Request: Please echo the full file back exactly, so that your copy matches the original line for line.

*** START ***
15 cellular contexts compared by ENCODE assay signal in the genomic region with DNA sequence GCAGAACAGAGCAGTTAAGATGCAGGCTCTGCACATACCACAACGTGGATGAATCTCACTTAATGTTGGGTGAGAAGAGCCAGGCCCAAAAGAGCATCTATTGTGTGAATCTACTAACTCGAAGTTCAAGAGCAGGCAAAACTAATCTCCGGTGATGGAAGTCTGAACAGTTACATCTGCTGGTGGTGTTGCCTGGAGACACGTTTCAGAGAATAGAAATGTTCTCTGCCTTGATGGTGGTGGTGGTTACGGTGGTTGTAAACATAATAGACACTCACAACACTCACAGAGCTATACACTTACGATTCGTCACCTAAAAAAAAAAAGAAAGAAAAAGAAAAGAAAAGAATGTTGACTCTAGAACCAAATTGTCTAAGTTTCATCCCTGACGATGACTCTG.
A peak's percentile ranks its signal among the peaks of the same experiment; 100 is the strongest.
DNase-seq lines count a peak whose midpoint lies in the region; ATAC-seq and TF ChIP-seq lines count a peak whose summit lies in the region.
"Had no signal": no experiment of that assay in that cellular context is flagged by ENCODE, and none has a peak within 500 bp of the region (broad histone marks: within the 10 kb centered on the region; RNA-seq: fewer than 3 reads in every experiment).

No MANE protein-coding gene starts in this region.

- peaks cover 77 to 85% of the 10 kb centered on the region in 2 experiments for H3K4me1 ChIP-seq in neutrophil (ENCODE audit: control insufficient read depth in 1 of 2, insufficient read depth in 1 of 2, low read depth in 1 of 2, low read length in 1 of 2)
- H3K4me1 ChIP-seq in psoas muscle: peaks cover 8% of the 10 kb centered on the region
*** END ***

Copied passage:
15 cellular contexts compared by ENCODE assay signal in the genomic region with DNA sequence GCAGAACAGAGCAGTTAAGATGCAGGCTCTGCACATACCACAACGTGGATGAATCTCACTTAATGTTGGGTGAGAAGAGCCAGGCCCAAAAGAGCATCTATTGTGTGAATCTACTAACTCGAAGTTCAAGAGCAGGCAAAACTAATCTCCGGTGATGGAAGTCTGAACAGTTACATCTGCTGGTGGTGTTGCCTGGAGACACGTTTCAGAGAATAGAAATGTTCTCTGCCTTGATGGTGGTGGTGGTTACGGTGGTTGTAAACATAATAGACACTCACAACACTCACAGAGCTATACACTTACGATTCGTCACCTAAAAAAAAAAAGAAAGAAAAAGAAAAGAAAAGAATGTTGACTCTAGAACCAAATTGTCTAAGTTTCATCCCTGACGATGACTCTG.
A peak's percentile ranks its signal among the peaks of the same experiment; 100 is the strongest.
DNase-seq lines count a peak whose midpoint lies in the region; ATAC-seq and TF ChIP-seq lines count a peak whose summit lies in the region.
"Had no signal": no experiment of that assay in that cellular context is flagged by ENCODE, and none has a peak within 500 bp of the region (broad histone marks: within the 10 kb centered on the region; RNA-seq: fewer than 3 reads in every experiment).

No MANE protein-coding gene starts in this region.

- peaks cover 77 to 85% of the 10 kb centered on the region in 2 experiments for H3K4me1 ChIP-seq in neutrophil (ENCODE audit: control insufficient read depth in 1 of 2, insufficient read depth in 1 of 2, low read depth in 1 of 2, low read length in 1 of 2)
- H3K4me1 ChIP-seq in psoas muscle: peaks cover 8% of the 10 kb centered on the region